In this retrospective study of patients with DME treated at our institution, intravitreal pegaptanib was found to produce significant improvements in mean BCVA and reductions in mean CMT from baseline, while with laser photocoagulation alone no significant changes in either measure were apparent. Interestingly, with combined treatment the change in mean BCVA from baseline to final assessment was not significant despite a significant reduction in mean CMT from baseline; moreover, for this group BCVA at the last follow-up visit did not show a significant correlation with CMT (, ). Therefore, we can infer that in our study intravitreal pegaptanib treatment alone was superior to combined intravitreal pegaptanib and macular laser photocoagulation treatment, and to macular laser photocoagulation alone, in regard to functional (BCVA), and both anatomical (CMT) and functional (BCVA) results, respectively. Based on the finding that, for the combined treatment group, despite a good anatomical response a similar functional result was not so obvious, one can speculate that macular laser photocoagulation-related sides effects such as paracentral scotoma, subretinal fibrosis, and inadvertent foveolar burns [30, 31] could be responsible for the absence of significant changes in mean BCVA (which was observed in the macular laser photocoagulation group, as well) despite significant reductions in mean CMT, probably antiVEGF therapy-related (which was not observed in the macular laser photocoagulation group). Alternatively, such discrepancy could be due to irreversible degenerative macular changes in this group (which, owing to the small sample size, may have represented a significant bias). In fact, there are many variables including atrophy or destruction of the photoreceptors or retinal pigment epithelium, decreased photoreceptor function, and altered signal processing within the macula that may preclude BCVA benefits despite the presence of measurable alterations in CMT.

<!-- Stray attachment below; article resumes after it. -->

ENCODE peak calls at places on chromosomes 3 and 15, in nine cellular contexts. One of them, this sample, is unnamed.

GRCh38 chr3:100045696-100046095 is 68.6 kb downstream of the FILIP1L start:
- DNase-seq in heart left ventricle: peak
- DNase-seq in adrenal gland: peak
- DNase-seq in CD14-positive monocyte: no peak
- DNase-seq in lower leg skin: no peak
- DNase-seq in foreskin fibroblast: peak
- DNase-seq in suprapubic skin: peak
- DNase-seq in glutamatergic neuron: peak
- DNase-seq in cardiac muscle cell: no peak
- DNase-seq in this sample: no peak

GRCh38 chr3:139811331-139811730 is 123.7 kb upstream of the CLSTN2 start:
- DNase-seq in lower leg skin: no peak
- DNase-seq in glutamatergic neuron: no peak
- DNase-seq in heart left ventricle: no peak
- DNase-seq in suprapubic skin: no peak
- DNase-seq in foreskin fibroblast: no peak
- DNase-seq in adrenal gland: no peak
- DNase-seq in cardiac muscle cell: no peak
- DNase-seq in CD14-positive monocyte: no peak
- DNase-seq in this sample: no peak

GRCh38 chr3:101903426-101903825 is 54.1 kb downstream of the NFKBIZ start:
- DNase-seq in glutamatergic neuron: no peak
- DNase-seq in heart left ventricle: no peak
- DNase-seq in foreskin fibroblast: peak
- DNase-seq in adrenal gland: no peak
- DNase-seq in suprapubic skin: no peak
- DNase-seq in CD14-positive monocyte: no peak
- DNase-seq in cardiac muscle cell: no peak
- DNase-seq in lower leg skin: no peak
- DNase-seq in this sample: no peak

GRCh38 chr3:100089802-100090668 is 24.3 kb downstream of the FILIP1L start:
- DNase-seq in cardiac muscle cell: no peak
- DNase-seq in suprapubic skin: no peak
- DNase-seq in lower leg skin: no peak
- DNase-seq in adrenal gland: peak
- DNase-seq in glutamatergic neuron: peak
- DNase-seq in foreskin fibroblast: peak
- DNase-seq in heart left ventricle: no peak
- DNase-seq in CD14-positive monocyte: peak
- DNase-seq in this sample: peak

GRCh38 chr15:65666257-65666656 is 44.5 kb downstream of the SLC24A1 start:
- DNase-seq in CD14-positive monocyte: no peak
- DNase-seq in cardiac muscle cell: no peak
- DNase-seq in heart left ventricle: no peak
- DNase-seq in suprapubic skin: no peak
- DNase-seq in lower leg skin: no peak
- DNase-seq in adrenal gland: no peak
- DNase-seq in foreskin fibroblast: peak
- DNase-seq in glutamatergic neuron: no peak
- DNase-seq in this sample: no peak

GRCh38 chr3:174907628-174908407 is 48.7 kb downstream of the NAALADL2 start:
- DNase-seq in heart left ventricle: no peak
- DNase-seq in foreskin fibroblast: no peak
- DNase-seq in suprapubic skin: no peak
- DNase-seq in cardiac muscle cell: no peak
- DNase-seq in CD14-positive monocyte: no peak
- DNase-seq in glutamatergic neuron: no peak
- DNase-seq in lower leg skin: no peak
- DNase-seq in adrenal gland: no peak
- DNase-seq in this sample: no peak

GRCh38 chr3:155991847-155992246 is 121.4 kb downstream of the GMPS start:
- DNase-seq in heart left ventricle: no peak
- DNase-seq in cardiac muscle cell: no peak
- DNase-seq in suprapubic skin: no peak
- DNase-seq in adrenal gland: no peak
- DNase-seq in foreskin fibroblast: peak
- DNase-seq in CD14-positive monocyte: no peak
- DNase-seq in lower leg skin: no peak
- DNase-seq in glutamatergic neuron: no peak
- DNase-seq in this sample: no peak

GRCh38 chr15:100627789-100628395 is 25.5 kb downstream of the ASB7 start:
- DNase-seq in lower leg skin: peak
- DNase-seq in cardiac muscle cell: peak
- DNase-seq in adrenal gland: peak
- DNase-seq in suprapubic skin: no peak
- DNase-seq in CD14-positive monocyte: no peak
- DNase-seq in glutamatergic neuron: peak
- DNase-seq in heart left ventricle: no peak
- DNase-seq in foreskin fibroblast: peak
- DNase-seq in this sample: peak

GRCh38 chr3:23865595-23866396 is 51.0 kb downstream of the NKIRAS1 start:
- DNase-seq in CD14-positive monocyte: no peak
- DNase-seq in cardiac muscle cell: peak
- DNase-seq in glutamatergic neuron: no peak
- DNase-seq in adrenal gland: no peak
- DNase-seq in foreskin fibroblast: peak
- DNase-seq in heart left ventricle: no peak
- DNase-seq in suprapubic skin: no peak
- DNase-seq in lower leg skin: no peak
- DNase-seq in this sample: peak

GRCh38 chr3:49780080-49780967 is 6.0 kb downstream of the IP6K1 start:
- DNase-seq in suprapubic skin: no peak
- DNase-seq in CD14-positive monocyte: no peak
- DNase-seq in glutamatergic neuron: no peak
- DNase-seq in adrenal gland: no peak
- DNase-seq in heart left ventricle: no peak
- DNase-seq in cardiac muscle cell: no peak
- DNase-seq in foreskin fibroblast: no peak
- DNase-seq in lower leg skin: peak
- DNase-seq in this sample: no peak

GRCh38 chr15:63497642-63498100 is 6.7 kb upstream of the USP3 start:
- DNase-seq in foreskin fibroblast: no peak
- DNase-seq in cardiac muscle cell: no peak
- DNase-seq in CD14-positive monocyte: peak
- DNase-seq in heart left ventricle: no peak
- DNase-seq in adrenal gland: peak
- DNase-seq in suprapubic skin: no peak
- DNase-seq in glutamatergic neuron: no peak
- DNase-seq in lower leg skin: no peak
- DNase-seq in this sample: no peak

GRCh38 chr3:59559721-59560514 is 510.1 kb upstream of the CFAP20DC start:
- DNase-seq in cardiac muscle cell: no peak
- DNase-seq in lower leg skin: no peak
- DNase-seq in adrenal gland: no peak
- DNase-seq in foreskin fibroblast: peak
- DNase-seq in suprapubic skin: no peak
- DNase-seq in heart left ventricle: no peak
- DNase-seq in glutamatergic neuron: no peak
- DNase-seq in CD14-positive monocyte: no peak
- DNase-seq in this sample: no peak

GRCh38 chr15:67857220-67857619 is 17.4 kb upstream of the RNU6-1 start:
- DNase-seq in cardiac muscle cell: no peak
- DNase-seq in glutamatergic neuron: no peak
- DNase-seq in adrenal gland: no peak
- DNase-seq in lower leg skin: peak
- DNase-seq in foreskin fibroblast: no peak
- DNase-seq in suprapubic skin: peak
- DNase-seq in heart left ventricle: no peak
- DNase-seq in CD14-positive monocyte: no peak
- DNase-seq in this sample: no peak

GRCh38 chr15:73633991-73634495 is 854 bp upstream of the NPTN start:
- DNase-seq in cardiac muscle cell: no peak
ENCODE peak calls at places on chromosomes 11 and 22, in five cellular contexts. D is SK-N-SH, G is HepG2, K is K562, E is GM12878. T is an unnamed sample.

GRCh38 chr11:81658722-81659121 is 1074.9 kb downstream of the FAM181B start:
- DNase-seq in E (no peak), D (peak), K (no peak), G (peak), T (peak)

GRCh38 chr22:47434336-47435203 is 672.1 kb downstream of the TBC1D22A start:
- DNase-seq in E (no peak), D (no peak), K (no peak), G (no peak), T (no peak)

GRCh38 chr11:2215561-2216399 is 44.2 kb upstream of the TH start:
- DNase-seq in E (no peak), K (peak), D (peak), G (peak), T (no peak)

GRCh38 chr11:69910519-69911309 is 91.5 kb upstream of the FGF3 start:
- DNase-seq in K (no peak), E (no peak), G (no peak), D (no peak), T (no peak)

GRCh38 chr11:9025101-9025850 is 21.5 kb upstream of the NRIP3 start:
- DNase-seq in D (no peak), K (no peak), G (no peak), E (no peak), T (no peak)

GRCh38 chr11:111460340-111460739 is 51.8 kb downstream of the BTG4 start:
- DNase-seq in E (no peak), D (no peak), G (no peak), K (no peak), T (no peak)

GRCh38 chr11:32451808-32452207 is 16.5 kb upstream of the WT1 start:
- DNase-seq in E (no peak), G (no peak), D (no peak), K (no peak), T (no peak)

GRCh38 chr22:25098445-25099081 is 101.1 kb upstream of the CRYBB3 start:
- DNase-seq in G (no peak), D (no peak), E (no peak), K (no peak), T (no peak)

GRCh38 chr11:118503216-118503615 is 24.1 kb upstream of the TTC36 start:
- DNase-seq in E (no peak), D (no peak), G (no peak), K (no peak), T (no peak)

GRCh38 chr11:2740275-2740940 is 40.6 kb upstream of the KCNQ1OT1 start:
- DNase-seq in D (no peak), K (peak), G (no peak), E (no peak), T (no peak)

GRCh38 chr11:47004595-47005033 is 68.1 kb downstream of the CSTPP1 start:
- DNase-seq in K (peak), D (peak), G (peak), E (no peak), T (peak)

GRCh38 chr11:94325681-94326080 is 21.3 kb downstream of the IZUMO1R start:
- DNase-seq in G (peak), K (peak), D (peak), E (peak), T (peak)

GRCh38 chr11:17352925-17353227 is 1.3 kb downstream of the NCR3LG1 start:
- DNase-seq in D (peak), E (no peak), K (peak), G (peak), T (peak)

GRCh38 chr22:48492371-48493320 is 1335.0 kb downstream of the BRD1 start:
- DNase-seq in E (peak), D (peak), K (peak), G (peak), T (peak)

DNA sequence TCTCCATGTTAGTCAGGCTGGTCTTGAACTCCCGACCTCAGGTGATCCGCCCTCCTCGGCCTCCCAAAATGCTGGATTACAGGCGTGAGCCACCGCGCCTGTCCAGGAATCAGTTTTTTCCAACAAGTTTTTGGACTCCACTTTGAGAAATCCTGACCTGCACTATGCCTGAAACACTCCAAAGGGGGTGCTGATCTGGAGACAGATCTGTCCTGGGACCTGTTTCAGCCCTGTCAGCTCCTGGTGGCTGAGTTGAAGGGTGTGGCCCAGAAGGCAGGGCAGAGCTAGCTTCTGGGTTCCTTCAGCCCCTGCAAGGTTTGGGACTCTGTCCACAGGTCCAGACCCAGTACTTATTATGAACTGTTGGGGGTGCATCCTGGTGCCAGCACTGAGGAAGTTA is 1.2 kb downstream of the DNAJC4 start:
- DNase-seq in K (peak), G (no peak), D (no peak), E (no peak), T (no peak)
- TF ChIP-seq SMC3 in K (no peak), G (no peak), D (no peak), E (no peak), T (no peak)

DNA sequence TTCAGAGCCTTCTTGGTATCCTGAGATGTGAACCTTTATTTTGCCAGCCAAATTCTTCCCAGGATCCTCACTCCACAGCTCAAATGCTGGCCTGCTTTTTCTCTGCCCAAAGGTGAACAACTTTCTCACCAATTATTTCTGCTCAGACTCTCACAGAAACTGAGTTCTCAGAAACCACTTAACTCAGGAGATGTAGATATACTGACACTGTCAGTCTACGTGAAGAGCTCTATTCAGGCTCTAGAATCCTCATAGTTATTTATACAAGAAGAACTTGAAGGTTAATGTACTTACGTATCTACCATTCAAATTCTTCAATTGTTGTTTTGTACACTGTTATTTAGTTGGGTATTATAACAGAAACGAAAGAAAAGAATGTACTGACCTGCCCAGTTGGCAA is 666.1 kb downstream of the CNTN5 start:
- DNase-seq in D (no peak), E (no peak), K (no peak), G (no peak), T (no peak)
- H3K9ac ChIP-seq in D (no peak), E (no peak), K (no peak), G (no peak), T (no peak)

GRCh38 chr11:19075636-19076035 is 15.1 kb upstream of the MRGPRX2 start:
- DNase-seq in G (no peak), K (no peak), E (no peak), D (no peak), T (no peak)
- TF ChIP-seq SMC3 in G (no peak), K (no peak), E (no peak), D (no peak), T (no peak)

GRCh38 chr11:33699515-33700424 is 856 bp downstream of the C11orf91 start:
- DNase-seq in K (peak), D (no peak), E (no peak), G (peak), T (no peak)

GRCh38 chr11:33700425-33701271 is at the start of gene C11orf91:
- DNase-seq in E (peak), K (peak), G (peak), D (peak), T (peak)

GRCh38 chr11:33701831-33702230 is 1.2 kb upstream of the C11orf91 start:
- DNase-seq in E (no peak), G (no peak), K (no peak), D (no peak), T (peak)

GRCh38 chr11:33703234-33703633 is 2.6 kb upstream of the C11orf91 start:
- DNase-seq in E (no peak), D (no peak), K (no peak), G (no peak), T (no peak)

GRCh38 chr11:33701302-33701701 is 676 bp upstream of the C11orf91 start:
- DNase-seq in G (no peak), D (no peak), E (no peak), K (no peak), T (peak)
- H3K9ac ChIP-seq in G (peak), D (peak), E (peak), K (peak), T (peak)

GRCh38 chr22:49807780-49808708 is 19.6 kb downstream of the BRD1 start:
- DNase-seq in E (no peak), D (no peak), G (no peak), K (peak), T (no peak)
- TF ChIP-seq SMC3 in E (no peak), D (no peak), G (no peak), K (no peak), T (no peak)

The treatments used in this study appeared to be safe. No ocular or systemic adverse events such as thromboembolic events were reported in any treatment groups during the study period.
The Macugen Diabetic Retinopathy Study Group  reported gains in VA of 10 letters in 34% and 15 letters in 18% of patients with DME after intravitreal pegaptanib sodium injections in a randomized, double-masked, multicenter trial with a follow-up of 36 months.
Recently, Chun et al.  reported that ranibizumab therapy has the potential to maintain or improve BCVA and reduce retinal thickness in patients with DME. In addition, a trial conducted by the Diabetic Retinopathy Clinical Research Network demonstrated that the use of intravitreal bevacizumab in various protocols could reduce DME in some eyes  while Arevalo et al.  reported that intravitreal bevacizumab at doses of 1.25 or 2.5 mg seemed to provide stability or improvement in BCVA and CMT in patients with DME at 6 months.